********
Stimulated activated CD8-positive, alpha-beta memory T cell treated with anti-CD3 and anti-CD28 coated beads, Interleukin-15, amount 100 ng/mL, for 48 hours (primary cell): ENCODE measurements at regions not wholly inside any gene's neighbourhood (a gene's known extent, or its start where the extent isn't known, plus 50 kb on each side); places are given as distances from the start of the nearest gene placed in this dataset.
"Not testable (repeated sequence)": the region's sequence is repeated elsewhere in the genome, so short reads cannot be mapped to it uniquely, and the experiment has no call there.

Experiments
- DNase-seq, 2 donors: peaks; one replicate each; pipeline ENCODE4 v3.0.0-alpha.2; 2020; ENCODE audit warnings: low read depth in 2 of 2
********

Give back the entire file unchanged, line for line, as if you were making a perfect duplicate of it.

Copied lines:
Stimulated activated CD8-positive, alpha-beta memory T cell treated with anti-CD3 and anti-CD28 coated beads, Interleukin-15, amount 100 ng/mL, for 48 hours (primary cell): ENCODE measurements at regions not wholly inside any gene's neighbourhood (a gene's known extent, or its start where the extent isn't known, plus 50 kb on each side); places are given as distances from the start of the nearest gene placed in this dataset.
"Not testable (repeated sequence)": the region's sequence is repeated elsewhere in the genome, so short reads cannot be mapped to it uniquely, and the experiment has no call there.

Experiments
- DNase-seq, 2 donors: peaks; one replicate each; pipeline ENCODE4 v3.0.0-alpha.2; 2020; ENCODE audit warnings: low read depth in 2 of 2